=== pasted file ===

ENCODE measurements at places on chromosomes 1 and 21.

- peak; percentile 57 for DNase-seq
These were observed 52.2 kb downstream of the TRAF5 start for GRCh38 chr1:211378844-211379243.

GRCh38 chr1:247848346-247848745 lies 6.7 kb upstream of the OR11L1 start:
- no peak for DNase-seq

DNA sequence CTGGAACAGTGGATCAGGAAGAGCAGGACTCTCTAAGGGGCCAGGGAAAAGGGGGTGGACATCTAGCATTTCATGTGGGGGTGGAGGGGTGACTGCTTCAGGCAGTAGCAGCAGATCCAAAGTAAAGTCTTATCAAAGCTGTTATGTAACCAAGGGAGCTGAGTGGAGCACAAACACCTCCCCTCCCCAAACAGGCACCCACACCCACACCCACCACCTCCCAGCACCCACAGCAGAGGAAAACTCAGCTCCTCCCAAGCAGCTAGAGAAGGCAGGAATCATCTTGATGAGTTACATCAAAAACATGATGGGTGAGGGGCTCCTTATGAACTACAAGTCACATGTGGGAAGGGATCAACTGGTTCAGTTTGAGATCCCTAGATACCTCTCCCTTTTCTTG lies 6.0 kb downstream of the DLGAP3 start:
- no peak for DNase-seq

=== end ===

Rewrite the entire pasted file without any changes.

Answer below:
ENCODE measurements at places on chromosomes 1 and 21.

- peak; percentile 57 for DNase-seq
These were observed 52.2 kb downstream of the TRAF5 start for GRCh38 chr1:211378844-211379243.

GRCh38 chr1:247848346-247848745 lies 6.7 kb upstream of the OR11L1 start:
- no peak for DNase-seq

DNA sequence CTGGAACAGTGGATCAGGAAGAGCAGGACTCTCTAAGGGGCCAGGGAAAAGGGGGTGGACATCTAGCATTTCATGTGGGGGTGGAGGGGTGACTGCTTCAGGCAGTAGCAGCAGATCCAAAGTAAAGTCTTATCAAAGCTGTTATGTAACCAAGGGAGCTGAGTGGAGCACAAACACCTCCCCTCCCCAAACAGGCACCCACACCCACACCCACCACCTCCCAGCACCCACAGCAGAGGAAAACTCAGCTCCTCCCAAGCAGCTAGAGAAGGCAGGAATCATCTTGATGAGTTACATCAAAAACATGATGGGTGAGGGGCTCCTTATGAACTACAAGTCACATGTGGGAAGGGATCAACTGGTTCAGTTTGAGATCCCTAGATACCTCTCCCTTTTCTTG lies 6.0 kb downstream of the DLGAP3 start:
- no peak for DNase-seq